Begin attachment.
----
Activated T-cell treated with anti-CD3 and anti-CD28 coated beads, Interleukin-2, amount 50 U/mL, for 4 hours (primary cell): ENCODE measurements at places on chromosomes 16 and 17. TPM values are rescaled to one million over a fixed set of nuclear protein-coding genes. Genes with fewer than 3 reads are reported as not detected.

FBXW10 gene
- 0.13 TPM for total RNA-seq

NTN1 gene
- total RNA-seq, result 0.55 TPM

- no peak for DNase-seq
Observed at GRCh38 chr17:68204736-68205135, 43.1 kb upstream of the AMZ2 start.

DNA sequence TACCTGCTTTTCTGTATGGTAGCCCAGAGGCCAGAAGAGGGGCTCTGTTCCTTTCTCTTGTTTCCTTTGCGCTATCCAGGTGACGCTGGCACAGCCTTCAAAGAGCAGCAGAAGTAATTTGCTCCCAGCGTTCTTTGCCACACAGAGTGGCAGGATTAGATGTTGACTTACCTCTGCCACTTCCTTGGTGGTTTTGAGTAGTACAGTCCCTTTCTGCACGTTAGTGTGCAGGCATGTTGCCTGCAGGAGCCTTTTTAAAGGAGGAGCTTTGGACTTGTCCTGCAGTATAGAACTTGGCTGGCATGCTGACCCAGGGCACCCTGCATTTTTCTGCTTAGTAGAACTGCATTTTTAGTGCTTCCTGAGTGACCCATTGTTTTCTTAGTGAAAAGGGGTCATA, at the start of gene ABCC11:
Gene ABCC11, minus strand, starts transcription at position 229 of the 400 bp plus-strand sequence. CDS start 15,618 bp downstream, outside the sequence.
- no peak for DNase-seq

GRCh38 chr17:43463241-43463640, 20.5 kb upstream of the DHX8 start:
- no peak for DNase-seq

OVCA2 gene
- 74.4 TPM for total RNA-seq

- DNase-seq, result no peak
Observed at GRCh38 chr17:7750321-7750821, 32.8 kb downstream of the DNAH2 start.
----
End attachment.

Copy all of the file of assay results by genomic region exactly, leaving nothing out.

Activated T-cell treated with anti-CD3 and anti-CD28 coated beads, Interleukin-2, amount 50 U/mL, for 4 hours (primary cell): ENCODE measurements at places on chromosomes 16 and 17. TPM values are rescaled to one million over a fixed set of nuclear protein-coding genes. Genes with fewer than 3 reads are reported as not detected.

FBXW10 gene
- 0.13 TPM for total RNA-seq

NTN1 gene
- total RNA-seq, result 0.55 TPM

- no peak for DNase-seq
Observed at GRCh38 chr17:68204736-68205135, 43.1 kb upstream of the AMZ2 start.

DNA sequence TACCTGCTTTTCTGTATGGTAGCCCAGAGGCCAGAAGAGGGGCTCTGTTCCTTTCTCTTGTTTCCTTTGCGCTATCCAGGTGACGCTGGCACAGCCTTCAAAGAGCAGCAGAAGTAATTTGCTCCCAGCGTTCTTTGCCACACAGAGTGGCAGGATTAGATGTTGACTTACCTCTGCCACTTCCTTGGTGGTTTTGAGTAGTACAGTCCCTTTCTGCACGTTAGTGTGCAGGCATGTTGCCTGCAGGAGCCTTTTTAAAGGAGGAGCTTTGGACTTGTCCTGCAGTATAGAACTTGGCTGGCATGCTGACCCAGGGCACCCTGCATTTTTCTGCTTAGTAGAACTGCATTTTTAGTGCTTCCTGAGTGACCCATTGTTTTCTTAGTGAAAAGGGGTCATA, at the start of gene ABCC11:
Gene ABCC11, minus strand, starts transcription at position 229 of the 400 bp plus-strand sequence. CDS start 15,618 bp downstream, outside the sequence.
- no peak for DNase-seq

GRCh38 chr17:43463241-43463640, 20.5 kb upstream of the DHX8 start:
- no peak for DNase-seq

OVCA2 gene
- 74.4 TPM for total RNA-seq

- DNase-seq, result no peak
Observed at GRCh38 chr17:7750321-7750821, 32.8 kb downstream of the DNAH2 start.